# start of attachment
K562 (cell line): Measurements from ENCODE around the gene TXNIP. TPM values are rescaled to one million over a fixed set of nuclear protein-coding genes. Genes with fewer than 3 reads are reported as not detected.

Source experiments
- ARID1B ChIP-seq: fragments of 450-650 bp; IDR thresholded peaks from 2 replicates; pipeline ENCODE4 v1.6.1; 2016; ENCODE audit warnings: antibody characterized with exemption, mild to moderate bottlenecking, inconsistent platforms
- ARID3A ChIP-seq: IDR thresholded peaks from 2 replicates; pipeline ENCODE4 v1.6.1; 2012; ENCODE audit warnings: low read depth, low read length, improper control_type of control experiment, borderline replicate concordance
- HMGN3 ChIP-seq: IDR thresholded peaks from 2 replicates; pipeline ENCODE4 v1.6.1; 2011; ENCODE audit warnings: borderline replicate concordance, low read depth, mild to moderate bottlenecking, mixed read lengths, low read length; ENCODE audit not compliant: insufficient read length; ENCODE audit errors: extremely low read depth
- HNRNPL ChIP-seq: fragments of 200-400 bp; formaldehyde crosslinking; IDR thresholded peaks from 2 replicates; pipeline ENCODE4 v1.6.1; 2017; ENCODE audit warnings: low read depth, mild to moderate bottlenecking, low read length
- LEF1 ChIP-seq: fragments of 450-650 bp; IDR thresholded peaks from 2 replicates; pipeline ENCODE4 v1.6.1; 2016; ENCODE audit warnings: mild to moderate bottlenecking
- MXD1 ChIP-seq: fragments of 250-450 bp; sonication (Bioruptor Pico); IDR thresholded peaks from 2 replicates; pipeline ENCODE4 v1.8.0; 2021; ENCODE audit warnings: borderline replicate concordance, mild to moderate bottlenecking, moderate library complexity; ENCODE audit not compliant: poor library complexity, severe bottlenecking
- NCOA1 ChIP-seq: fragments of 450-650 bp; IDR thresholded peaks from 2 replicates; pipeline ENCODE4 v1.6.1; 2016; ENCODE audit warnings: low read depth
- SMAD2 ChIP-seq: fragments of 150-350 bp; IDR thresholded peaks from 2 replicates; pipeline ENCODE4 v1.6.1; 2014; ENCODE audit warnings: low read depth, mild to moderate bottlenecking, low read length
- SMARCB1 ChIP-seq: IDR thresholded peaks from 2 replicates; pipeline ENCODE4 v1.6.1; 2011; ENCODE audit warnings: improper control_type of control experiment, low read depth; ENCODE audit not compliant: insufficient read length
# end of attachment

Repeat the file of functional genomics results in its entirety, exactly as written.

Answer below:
K562 (cell line): Measurements from ENCODE around the gene TXNIP. TPM values are rescaled to one million over a fixed set of nuclear protein-coding genes. Genes with fewer than 3 reads are reported as not detected.

Source experiments
- ARID1B ChIP-seq: fragments of 450-650 bp; IDR thresholded peaks from 2 replicates; pipeline ENCODE4 v1.6.1; 2016; ENCODE audit warnings: antibody characterized with exemption, mild to moderate bottlenecking, inconsistent platforms
- ARID3A ChIP-seq: IDR thresholded peaks from 2 replicates; pipeline ENCODE4 v1.6.1; 2012; ENCODE audit warnings: low read depth, low read length, improper control_type of control experiment, borderline replicate concordance
- HMGN3 ChIP-seq: IDR thresholded peaks from 2 replicates; pipeline ENCODE4 v1.6.1; 2011; ENCODE audit warnings: borderline replicate concordance, low read depth, mild to moderate bottlenecking, mixed read lengths, low read length; ENCODE audit not compliant: insufficient read length; ENCODE audit errors: extremely low read depth
- HNRNPL ChIP-seq: fragments of 200-400 bp; formaldehyde crosslinking; IDR thresholded peaks from 2 replicates; pipeline ENCODE4 v1.6.1; 2017; ENCODE audit warnings: low read depth, mild to moderate bottlenecking, low read length
- LEF1 ChIP-seq: fragments of 450-650 bp; IDR thresholded peaks from 2 replicates; pipeline ENCODE4 v1.6.1; 2016; ENCODE audit warnings: mild to moderate bottlenecking
- MXD1 ChIP-seq: fragments of 250-450 bp; sonication (Bioruptor Pico); IDR thresholded peaks from 2 replicates; pipeline ENCODE4 v1.8.0; 2021; ENCODE audit warnings: borderline replicate concordance, mild to moderate bottlenecking, moderate library complexity; ENCODE audit not compliant: poor library complexity, severe bottlenecking
- NCOA1 ChIP-seq: fragments of 450-650 bp; IDR thresholded peaks from 2 replicates; pipeline ENCODE4 v1.6.1; 2016; ENCODE audit warnings: low read depth
- SMAD2 ChIP-seq: fragments of 150-350 bp; IDR thresholded peaks from 2 replicates; pipeline ENCODE4 v1.6.1; 2014; ENCODE audit warnings: low read depth, mild to moderate bottlenecking, low read length
- SMARCB1 ChIP-seq: IDR thresholded peaks from 2 replicates; pipeline ENCODE4 v1.6.1; 2011; ENCODE audit warnings: improper control_type of control experiment, low read depth; ENCODE audit not compliant: insufficient read length